By way of new year greetings to my wonderful blogging friends, a post about the pleasures of little (and not so little) things right on the doorstep of wherever your life is.
At the weekend my mini-walks take on a bush flavour, rather than the week-day suburban stroll around Spud. On Sunday, I head up the hill onto Bullocky’s Hut Road, and turn left at the triangle just above the house. It’s a road I’ve taken many times over the years, but not recently: a walk in the present, but also into the past, and even the future. Times sometimes merge and sometimes tread their own paths.
In the present, there are lichen, juicy new red growth, a purple leaf and dew-speckled leaves; wrinkled boles of mature trees: viscous red sap oozing from wounded bark; a peeling that looks like a teddy bear with its tongue poked out; traces of burning; gracious tall trees; and bark and leaves caught in cobwebs or on twigs.
The past walks beside me. That one’s the gully where I used to visit a great grove of greenhood orchids, and where Rosemary, my orchid-spotting friend, found a caladenia. A bit further along is the hillside down which we used to bush-bash to the creek past a shy congregation of toothed helmet orchids and into the realm of the evil hooked walking-stick vines. There’s a wild cherry tree fountaining its veil over the view: I used to like sitting under it on my folding chair in the days when I was playing recorder – “not where I can hear you.”
Where the road begins its downhill journey, there’s a mini-forest of tall fading pink hyacinth orchids, still there amongst the burrawangs and spotted gums, still vigorously opposing a good photograph.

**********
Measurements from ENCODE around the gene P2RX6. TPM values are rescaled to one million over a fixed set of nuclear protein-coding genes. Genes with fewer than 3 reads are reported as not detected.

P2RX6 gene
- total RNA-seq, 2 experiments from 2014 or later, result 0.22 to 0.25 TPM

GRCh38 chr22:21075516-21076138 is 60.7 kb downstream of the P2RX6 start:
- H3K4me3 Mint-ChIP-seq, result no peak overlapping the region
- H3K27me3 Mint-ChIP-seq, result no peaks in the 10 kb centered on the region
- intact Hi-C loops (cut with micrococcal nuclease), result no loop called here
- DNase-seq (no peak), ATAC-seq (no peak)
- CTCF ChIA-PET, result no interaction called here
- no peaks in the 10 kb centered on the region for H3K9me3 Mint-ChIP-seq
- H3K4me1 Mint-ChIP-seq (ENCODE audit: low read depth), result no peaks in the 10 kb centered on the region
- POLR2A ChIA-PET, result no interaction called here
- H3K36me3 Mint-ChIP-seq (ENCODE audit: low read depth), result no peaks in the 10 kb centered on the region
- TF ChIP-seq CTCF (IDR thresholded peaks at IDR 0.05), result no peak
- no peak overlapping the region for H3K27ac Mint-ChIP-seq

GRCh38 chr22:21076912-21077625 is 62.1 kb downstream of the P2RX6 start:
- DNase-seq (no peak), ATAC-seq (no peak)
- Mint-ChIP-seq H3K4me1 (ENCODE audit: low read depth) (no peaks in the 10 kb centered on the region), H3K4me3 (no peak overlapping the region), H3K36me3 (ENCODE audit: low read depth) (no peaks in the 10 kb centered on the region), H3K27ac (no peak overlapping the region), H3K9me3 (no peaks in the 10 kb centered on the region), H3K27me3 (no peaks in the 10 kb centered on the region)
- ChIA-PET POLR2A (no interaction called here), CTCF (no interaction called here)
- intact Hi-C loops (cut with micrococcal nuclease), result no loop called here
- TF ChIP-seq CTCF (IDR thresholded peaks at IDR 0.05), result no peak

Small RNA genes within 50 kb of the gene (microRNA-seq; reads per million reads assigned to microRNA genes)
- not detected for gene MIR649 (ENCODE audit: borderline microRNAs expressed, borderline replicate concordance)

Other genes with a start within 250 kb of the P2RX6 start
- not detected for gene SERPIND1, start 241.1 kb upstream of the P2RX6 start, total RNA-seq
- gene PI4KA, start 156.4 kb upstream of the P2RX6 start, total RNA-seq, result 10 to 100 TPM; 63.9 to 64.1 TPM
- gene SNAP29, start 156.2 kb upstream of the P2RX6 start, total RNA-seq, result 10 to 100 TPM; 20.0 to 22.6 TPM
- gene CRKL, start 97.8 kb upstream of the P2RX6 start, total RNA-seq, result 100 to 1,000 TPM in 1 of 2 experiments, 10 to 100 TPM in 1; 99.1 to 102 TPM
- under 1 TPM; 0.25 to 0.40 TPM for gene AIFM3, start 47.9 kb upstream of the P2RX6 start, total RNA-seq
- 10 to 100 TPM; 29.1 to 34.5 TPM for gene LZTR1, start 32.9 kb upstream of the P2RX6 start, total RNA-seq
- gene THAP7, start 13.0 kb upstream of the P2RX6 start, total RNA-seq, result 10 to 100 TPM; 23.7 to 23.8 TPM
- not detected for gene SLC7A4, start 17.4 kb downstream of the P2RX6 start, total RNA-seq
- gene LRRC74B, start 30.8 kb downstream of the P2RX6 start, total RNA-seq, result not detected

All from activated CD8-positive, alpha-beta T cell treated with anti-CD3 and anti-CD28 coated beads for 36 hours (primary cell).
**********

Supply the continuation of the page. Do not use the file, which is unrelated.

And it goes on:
The future is visible too. Startling new growth springs from the black trunks of geebungs. Yellow posts, yellow dobs of paint on tree trunks, a blue plastic knot around a fallen trunk, a pink tie around the waist of a spotted gum, and bulldozer tracks are all reminders that the gully is under consideration as the site for a dam to store floodwaters.
The next day, the first of 2018, I walk again, this time continuing along Bullocky’s Hut Road. I set out in the company of a man and two dogs, but they are soon far ahead of me as I dawdle, trying to capture sun-struck cobwebs with dew still on them.
The peeling bark is irresistible and so are the wrinkly boles of the spotted gums, and the light-illuminated trunks.
I pass the Skype clearing, the turnoff to the steepness of the Big Dipper, the Eastern Standard Time meridian. When I reach the overgrown track down Dead Car Hill, memories swarm. Just there is where we saw our first greenhood orchids and identified them as pitcher plants: I remember poring over them with my new magnifying glass at the beginning of my long perving on the inner parts of plants. Further down the ridge, years ago, we entered a gully after very heavy rain: the creek rushed along between rocky banks draped with ferns, a vivid green spotted gum guarding the junction with a tributary.
I don’t go down the track because the man and two dogs are returning. We walk back to the house companionably.